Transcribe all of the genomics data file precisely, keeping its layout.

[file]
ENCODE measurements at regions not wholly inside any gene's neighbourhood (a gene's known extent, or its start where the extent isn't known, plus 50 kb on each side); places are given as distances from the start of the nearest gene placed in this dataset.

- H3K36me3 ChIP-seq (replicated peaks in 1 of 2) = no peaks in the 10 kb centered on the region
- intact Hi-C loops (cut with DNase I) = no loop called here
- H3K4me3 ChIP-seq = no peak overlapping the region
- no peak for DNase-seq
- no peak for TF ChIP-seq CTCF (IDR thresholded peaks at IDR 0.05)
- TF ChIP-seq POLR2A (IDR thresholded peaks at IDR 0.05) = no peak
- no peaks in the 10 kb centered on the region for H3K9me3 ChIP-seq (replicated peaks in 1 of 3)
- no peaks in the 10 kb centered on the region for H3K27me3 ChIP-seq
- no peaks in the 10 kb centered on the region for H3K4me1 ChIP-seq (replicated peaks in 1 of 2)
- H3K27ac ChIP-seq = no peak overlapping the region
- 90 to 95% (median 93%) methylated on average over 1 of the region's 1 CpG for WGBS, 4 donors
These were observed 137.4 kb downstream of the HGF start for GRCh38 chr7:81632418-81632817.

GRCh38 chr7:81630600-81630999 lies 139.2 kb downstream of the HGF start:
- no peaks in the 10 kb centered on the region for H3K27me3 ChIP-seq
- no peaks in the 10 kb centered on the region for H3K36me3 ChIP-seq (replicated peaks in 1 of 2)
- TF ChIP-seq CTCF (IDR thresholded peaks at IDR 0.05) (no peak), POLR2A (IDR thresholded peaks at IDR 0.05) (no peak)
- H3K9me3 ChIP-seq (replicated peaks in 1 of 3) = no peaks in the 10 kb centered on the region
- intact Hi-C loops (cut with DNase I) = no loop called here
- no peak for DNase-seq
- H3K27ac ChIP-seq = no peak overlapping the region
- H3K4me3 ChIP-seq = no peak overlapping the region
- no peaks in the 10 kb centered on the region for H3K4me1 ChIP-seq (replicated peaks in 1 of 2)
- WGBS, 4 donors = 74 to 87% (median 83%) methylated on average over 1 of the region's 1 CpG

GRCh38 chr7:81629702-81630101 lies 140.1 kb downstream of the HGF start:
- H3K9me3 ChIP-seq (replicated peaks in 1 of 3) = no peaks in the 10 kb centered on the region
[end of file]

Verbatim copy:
ENCODE measurements at regions not wholly inside any gene's neighbourhood (a gene's known extent, or its start where the extent isn't known, plus 50 kb on each side); places are given as distances from the start of the nearest gene placed in this dataset.

- H3K36me3 ChIP-seq (replicated peaks in 1 of 2) = no peaks in the 10 kb centered on the region
- intact Hi-C loops (cut with DNase I) = no loop called here
- H3K4me3 ChIP-seq = no peak overlapping the region
- no peak for DNase-seq
- no peak for TF ChIP-seq CTCF (IDR thresholded peaks at IDR 0.05)
- TF ChIP-seq POLR2A (IDR thresholded peaks at IDR 0.05) = no peak
- no peaks in the 10 kb centered on the region for H3K9me3 ChIP-seq (replicated peaks in 1 of 3)
- no peaks in the 10 kb centered on the region for H3K27me3 ChIP-seq
- no peaks in the 10 kb centered on the region for H3K4me1 ChIP-seq (replicated peaks in 1 of 2)
- H3K27ac ChIP-seq = no peak overlapping the region
- 90 to 95% (median 93%) methylated on average over 1 of the region's 1 CpG for WGBS, 4 donors
These were observed 137.4 kb downstream of the HGF start for GRCh38 chr7:81632418-81632817.

GRCh38 chr7:81630600-81630999 lies 139.2 kb downstream of the HGF start:
- no peaks in the 10 kb centered on the region for H3K27me3 ChIP-seq
- no peaks in the 10 kb centered on the region for H3K36me3 ChIP-seq (replicated peaks in 1 of 2)
- TF ChIP-seq CTCF (IDR thresholded peaks at IDR 0.05) (no peak), POLR2A (IDR thresholded peaks at IDR 0.05) (no peak)
- H3K9me3 ChIP-seq (replicated peaks in 1 of 3) = no peaks in the 10 kb centered on the region
- intact Hi-C loops (cut with DNase I) = no loop called here
- no peak for DNase-seq
- H3K27ac ChIP-seq = no peak overlapping the region
- H3K4me3 ChIP-seq = no peak overlapping the region
- no peaks in the 10 kb centered on the region for H3K4me1 ChIP-seq (replicated peaks in 1 of 2)
- WGBS, 4 donors = 74 to 87% (median 83%) methylated on average over 1 of the region's 1 CpG

GRCh38 chr7:81629702-81630101 lies 140.1 kb downstream of the HGF start:
- H3K9me3 ChIP-seq (replicated peaks in 1 of 3) = no peaks in the 10 kb centered on the region